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arrival of the 2.0's, tech term musings

Posted by michael_n on November 12, 2005 at 10:35 PM PST

So... I've been out of town (& country, actually) for the past couple weeks, & am just now catching up on news & events. These days, I go for weeks at a stretch practically incommunicado (traveling, work), which makes time move at a strange (Vonnegut-esque) pace / direction. That, doubled with a magazine that I picked up, which had surprisingly out-dated notions of a variety of common tech-terms: it at once took me back, and yet gave a glimpse of things to come....

First, in the "That's News (To Me)" category: The Arrival of the 2.0's: I'm thrilled to see Maven 2.0 finally out, and also has also released its long-awaited (and slightly delayed) OOo 2.0. I had been wanting (and waiting) to "expose" some neophytes to these two tools in particular (gently, ever so gently....). I had been holding off for months in anticipation of a release. (A new tool immediately followed by a major release is too much for some people to take in at once.)

And, in other news: I had been wanting to finally get a digital camera -- yeah, I'm a troglodyte at my core -- and picked up a recent copy of a well-known "consumer reporting" magazine for a long flight. And, I admit, I'm the type of guy who actually reads [for example] the emergency evacuation tri-fold, not for the information, but for entertainment (loved that FightClub scene): so, I was actually reading the glossary of this particular "electronics buying guide" from A to Z (hey, it's like a 12-hour flight). Although good for providing a definition of S-Video, etc. -- it provided some in-flight entertainment of its own when it came to defining other terms... For example,

XML - Extensible Markup Language, a "superset" of HTML that allows Web page designers to incorporate new, interactive objects into their pages.

Huh. I had no idea. Who knew. Perhaps all that XML hype was warranted.

But this next one bothered me a little, having taught Java many years ago, back when JavaScript was well-known but Java was still in its "applets" phase (and Java was receiving all the flack that JavaScript deserved). Guess those misconceptions still remain in someone's database. (And, yes, this says "Java OR JavaScript"):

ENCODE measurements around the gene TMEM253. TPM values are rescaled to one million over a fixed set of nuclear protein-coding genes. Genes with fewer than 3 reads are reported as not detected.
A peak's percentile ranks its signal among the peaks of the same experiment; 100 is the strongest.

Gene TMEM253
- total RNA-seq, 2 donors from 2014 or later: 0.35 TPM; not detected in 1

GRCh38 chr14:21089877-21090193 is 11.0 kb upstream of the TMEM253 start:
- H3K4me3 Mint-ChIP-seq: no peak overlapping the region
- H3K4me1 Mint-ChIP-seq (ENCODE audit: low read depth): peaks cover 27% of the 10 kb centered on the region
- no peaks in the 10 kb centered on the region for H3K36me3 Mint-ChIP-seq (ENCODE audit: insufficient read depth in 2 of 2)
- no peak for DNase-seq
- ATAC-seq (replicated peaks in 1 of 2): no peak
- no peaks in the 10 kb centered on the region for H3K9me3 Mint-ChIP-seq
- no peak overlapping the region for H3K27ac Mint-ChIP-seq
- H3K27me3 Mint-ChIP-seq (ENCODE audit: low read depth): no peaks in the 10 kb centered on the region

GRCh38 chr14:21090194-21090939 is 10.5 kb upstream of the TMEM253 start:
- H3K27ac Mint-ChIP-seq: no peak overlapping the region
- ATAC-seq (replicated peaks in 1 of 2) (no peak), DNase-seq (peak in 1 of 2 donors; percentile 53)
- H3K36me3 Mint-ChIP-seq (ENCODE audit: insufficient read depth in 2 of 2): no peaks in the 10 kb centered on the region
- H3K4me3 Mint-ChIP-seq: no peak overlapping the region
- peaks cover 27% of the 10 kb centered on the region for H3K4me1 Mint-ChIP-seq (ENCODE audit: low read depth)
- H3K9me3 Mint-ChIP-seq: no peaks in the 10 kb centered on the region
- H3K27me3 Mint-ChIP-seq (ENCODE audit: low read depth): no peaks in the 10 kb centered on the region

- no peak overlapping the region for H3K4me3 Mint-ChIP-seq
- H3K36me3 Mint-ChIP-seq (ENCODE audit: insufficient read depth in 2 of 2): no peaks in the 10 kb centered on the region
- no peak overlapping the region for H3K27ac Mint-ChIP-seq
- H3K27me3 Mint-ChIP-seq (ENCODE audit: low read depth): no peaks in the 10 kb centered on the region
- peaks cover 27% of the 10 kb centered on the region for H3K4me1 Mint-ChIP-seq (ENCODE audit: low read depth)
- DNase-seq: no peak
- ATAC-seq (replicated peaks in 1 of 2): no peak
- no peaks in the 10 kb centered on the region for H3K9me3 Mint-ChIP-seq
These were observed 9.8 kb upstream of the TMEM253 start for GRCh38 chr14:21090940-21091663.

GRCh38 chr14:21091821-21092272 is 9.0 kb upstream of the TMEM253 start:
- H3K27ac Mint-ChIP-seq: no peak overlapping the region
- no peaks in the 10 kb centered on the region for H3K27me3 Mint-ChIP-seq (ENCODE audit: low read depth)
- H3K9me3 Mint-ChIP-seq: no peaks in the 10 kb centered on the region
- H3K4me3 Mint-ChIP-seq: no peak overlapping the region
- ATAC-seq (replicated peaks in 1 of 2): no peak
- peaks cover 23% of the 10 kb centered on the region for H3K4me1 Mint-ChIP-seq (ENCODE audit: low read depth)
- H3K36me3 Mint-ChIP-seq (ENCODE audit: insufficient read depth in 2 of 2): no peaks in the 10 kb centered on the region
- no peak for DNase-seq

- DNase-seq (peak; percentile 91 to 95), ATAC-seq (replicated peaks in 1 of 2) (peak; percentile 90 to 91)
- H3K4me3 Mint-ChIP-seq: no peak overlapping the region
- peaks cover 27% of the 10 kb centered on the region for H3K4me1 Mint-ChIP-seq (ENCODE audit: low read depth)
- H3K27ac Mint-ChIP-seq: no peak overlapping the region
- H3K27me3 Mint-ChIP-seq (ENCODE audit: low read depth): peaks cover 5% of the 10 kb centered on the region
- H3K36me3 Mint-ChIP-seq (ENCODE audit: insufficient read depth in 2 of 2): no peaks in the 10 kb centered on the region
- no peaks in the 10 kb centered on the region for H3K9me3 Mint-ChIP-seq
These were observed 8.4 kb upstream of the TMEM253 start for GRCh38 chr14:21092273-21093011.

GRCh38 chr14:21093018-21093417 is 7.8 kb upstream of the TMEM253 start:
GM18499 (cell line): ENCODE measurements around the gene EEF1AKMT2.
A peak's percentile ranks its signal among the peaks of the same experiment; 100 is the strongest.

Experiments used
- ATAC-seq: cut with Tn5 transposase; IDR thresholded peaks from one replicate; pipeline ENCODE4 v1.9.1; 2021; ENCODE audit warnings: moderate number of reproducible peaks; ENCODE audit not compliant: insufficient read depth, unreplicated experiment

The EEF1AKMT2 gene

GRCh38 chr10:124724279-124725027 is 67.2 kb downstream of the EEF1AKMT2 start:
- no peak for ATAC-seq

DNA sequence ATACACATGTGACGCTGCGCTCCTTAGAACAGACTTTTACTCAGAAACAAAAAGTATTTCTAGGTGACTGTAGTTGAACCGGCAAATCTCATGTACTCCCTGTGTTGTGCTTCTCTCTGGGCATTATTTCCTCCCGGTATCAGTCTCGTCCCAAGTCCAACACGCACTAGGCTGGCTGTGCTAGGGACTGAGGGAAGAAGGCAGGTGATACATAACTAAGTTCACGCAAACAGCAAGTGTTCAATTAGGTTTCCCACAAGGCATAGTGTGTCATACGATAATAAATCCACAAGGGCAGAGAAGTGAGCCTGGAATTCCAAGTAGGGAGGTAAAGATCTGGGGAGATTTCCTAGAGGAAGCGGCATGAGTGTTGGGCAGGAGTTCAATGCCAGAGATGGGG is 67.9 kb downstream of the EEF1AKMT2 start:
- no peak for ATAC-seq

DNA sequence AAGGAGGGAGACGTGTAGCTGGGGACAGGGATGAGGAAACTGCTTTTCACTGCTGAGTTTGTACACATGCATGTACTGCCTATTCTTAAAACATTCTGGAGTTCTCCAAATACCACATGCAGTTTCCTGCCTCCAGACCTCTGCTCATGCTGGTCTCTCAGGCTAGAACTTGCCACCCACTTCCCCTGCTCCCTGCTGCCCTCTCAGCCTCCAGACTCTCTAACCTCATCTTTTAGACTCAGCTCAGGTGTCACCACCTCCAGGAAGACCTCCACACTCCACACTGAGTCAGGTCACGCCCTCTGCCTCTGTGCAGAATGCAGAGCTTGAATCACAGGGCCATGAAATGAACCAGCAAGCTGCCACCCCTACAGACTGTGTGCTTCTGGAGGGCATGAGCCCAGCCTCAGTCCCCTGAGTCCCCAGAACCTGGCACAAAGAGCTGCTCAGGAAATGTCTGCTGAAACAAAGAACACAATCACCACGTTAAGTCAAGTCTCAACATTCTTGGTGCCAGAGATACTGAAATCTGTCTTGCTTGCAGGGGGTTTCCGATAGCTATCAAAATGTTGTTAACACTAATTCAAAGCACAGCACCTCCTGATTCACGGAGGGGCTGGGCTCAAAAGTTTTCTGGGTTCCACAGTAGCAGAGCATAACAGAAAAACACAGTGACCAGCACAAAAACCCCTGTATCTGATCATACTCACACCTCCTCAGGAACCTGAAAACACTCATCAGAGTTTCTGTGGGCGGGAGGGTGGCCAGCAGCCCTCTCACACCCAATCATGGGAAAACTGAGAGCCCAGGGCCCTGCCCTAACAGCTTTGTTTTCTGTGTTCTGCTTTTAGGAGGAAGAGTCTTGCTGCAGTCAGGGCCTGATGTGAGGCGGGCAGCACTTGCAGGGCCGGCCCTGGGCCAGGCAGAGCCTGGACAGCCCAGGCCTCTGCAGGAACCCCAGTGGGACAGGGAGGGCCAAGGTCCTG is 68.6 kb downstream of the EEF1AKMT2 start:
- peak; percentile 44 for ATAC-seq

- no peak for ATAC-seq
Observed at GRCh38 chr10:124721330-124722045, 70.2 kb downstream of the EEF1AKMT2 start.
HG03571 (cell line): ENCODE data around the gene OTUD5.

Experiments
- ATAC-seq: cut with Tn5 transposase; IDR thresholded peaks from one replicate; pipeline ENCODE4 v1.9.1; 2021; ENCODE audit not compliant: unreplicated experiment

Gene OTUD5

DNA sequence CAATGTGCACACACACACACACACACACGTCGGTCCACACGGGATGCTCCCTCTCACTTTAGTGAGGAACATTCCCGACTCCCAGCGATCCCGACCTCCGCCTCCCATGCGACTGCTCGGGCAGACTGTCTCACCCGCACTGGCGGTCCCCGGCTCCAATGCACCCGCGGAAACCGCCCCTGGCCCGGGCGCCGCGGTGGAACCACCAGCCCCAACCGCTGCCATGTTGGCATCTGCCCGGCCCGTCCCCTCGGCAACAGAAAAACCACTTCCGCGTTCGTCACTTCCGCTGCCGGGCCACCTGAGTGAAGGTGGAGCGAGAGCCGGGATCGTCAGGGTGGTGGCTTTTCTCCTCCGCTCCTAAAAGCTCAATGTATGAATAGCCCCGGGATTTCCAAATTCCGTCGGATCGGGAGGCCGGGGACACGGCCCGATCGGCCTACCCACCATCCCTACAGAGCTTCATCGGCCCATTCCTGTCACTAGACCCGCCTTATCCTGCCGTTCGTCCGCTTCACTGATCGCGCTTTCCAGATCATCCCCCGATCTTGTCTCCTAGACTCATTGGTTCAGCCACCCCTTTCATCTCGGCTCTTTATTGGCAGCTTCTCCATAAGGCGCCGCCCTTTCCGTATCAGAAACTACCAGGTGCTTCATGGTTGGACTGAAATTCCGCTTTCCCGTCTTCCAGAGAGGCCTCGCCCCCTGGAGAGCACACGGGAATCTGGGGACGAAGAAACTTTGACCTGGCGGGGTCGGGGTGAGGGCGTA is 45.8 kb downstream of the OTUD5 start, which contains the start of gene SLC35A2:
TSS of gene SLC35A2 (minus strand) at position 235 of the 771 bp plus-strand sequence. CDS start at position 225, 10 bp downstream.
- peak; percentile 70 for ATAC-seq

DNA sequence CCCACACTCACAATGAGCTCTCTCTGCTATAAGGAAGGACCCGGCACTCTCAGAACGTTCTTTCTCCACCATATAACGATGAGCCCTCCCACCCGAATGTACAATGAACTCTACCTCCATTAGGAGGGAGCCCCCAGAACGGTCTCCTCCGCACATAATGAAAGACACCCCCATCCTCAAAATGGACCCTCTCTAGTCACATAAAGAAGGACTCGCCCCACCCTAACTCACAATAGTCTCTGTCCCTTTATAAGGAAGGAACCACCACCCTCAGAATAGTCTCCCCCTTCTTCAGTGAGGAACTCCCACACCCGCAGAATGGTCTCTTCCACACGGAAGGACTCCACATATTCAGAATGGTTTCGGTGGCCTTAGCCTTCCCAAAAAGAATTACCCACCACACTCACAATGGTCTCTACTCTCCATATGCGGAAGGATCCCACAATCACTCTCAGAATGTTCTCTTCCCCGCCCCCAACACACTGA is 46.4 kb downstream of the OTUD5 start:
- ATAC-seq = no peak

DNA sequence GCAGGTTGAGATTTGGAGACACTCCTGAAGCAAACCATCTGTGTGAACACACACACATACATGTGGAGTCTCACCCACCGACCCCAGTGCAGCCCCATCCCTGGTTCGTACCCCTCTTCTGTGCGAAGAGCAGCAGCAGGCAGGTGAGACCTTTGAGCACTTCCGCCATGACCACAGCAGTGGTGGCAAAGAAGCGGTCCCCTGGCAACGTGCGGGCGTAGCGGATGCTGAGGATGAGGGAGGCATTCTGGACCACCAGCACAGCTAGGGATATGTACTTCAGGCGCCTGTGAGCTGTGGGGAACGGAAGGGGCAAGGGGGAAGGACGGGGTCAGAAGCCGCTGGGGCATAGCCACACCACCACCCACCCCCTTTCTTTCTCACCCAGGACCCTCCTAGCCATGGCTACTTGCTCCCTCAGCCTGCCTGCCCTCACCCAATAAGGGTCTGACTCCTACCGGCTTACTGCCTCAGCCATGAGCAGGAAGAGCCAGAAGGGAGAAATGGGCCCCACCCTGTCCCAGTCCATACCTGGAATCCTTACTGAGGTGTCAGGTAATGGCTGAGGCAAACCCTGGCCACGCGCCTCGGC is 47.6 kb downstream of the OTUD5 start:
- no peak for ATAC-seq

Java or JavaScript - A programming language that brings animation and interactivity to Web pages by embedding program code that is run on the client PC.

On the bright side, that definition rules out EJB's all together. Perhaps this definition of yesteryear is actually predicting this next wave of Java on the client -- Java WebStart...? (<editorial> And, Java WebStart will be a Good Thing, as long as developers keep those apps judiciously sandboxed! The last thing the world needs is Active-X for Java... </editorial> )

And on yet the brighter side, I was actually relieved to see someone admitting that the emperor is buck naked:

EULA - End-User License Agreement. A legal instrument, accompanying most software [...] typically written in virtually incomprehensible legal jargon, but must often be agreed with by clicking an on-screen "I Agree" button before one can use the software.

The "human readable license agreement" is a movement still in its infancy, but maybe it'll catch on, if it becomes generally acknowledged by the human race that an agreement in "legalese" is as alien a language as... well, an alien language, I guess (which I imagine would look like APL or something).

And, lastly, to take us back to the bridge, this glossary entry gave a quick inadvertent nod to the new OpenOffice document format, OASIS OpenDocument,

Document - Any human-readable file containing information entered by the user. Examples are word-processing files, spreadsheets, and databases.

...Though, not many "databases" are human-readable (yes, sure, a couple odd exceptions), at least now it's possible to have human readable "word-processing files", which certainly was not possible in the days of yore, when Microsoft Word was still used.... (ok, living time backwards again...)

Back to the future,

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